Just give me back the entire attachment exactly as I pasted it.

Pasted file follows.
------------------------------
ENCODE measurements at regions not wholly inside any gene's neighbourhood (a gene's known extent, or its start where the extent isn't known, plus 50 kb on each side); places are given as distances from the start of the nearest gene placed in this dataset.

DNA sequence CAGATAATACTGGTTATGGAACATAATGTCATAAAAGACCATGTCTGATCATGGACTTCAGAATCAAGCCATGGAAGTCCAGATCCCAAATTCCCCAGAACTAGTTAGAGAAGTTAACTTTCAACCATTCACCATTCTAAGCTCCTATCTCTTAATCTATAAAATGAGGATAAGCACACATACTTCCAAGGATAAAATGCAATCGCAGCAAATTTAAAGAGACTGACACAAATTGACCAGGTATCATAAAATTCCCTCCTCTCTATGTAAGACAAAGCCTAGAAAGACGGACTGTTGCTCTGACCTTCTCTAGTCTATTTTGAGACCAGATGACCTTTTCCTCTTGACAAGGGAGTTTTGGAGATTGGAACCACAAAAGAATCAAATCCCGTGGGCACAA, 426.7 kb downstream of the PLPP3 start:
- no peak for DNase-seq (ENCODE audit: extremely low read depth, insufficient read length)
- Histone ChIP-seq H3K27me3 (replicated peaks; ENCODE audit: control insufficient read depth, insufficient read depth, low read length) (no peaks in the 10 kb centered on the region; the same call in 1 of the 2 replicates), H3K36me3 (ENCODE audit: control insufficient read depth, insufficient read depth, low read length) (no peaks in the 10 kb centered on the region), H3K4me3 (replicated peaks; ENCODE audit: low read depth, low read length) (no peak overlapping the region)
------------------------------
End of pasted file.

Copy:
ENCODE measurements at regions not wholly inside any gene's neighbourhood (a gene's known extent, or its start where the extent isn't known, plus 50 kb on each side); places are given as distances from the start of the nearest gene placed in this dataset.

DNA sequence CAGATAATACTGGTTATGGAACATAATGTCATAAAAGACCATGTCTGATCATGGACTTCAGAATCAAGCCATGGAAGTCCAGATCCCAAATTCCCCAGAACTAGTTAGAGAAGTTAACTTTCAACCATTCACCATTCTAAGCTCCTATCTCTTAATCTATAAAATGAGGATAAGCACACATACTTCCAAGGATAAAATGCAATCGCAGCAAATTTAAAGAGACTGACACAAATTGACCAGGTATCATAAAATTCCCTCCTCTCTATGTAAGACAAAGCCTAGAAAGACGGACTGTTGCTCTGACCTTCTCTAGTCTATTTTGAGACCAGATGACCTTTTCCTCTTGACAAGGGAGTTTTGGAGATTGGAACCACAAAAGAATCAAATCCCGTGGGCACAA, 426.7 kb downstream of the PLPP3 start:
- no peak for DNase-seq (ENCODE audit: extremely low read depth, insufficient read length)
- Histone ChIP-seq H3K27me3 (replicated peaks; ENCODE audit: control insufficient read depth, insufficient read depth, low read length) (no peaks in the 10 kb centered on the region; the same call in 1 of the 2 replicates), H3K36me3 (ENCODE audit: control insufficient read depth, insufficient read depth, low read length) (no peaks in the 10 kb centered on the region), H3K4me3 (replicated peaks; ENCODE audit: low read depth, low read length) (no peak overlapping the region)